“You always have the poor with you. You don’t always have me.” (John 12:8)
“Six days before Passover, Jesus entered Bethany where Lazarus, so recently raised from the dead, was living. Lazarus and his sisters invited Jesus to dinner at their home. Martha served. Lazarus was one of those sitting at the table with them. Mary came in with a jar of very expensive aromatic oils, anointed and massaged Jesus’ feet, and then wiped them with her hair. The fragrance of the oils filled the house. Judas Iscariot, one of his disciples, even then getting ready to betray him, said, “Why wasn’t this oil sold and the money given to the poor? It would have easily brought three hundred silver pieces.” He said this not because he cared two cents about the poor but because he was a thief. He was in charge of their common funds, but also embezzled them. Jesus said, “Let her alone. She’s anticipating and honoring the day of my burial. You always have the poor with you. You don’t always have me.” (John 12:1-8, MSG)
There have been several places throughout the United States in the past year that have claimed to eradicate homelessness, and that’s a worthy goal. I applaud and support that goal, but then homeless people show up and it messes with the success story. They just pop up. They just come out of the cracks it seems like. The existence of economically disadvantaged, poorly housed and homeless people will always be with us. Perhaps we can end homelessness in our area, and that is what many of us are working towards, in our different methods and ways, but Jesus says “the poor will always be with us”.
In the context of out gospel passage this morning, Judas Iscariot, did not care about the poor. He was greedy and his thoughts were about how much money he could get his hands on if he had the money in his bag instead of the expensive aromatic oils used by Mary to anoint and massage Jesus feet. This scene is a touching picture of Mary giving of herself to Jesus in a loving and creative way, a dramatic masterpiece that filled the house with beautiful aroma.
I have heard this passage used in selfish ways, out of context. There was a church I was familiar with, and they budgeted @ 500K for a new organ. The problem I had with this wasn’t so much about the expense of the organ as it was I could not recognize any form of outreach the church was involved in, and the passage used to justify the new organ was “the poor you always have with you, but you do not always have me.
I appreciate paintings, murals, beautiful music, beautiful artwork, magnificent architecture, the creativity of the human soul. I appreciate the creativity of the human soul, and the ambience of beautiful cathedrals, church buildings and other places of worship that are intended for use by rich and poor alike, a place to be shared (and, I know this is not always the case) by all to experience and sense the presence of God and the freedom to worship. The buildings are holy only because the people meet and worship there, and God meets them there. When we worship in Wells Park, the ground is holy, only because we worship there and God honors us there with his presence. “And when two or three of you are together because of me, you can be sure that I’ll be there”. (Matthew 18:20)
I appreciate this passage in context, but I am also reminiscent of so many other passages that instruct us to care for the poor, the needy, the homeless, the hungry and thirsty, the sick and those in prison. In fact, Jesus tells us that if we care for them, we are caring for Him, and if we do not care for others in need, we are not caring for Jesus. It is our mission to share and care for one another. To shirk that responsibility and to put it all on someone else’s shoulder is just not right. We all are expected to do our part. (Matthew 25)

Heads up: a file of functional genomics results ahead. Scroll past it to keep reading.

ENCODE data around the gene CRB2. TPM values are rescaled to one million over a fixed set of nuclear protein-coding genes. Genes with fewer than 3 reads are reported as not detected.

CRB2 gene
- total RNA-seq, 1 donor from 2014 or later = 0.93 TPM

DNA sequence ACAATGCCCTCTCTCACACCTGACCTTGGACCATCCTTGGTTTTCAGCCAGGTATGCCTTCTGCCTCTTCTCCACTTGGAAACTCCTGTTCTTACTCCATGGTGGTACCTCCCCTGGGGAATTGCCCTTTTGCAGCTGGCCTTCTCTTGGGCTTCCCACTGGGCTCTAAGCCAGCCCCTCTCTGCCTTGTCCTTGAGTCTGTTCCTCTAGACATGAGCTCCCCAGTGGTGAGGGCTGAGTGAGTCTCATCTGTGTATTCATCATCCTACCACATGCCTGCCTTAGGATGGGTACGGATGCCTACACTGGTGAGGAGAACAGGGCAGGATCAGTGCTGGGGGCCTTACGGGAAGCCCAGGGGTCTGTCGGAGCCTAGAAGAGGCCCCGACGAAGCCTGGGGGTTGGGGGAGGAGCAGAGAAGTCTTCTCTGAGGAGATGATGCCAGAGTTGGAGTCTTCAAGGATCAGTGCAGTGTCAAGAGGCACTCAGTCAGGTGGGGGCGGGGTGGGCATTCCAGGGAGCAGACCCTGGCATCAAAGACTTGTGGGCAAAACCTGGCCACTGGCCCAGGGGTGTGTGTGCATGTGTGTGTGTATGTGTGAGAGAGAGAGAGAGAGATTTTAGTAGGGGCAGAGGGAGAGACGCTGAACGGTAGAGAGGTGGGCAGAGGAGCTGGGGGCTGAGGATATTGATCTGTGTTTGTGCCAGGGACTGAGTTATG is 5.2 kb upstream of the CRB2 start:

Judgment starts at the house of God. How can we make correct assumptions on wrong and right in the world, if we cannot correct our own attitudes in the church? What rights do we have to try to convince those outside of the church? The writers of the New Testament are pretty clear about this Paul says tells us in his writing that transformative change begins within each of us and works its way out into the way in which we live our lives, and care for one another. (Romans 12:1-2) It’s an inside job by the Spirit.
I support programs to end homelessness. But, I think we have to be realistic, that the poor will always be with you. I don’t really comprehend the judgment of God, but that’s not really my responsibility, it’s way above my paygrade. It’s God’s responsibility, and I think we are told that in scripture. How people are judged is Gods business. But, there is a judgment, and judgment starts in the house of God. (1 Peter 4:17)
In this season of Lent, let us take inventory of how we treat one another. Are we assisting each other in caring for one another? It’s one thing for each of us to care, but when we team up it’s even more effective. I love that proverb that says two cords are better than one, and a third makes the cord even stronger”. (Ecclesiastes 4:9-12) We promote teams to work together in our ministries here at St. Alban’s. We also promote team-work building with other congregations and within our diocese of Episcopal Churches. I encourage every person in this church to be involved in some form of ministry. If you would like to talk about where you think you would be most effective, by all means, please talk to me or any of the other leaders and vestry members of the church.
I love art, music, beautiful iconography, the testimony of the creative Spirit that God gives to all of us, but let us also remember to care for the poor. “They will always be with us”.
You always have the poor with you. You don’t always have me.
The Reverend Dr. David Madsen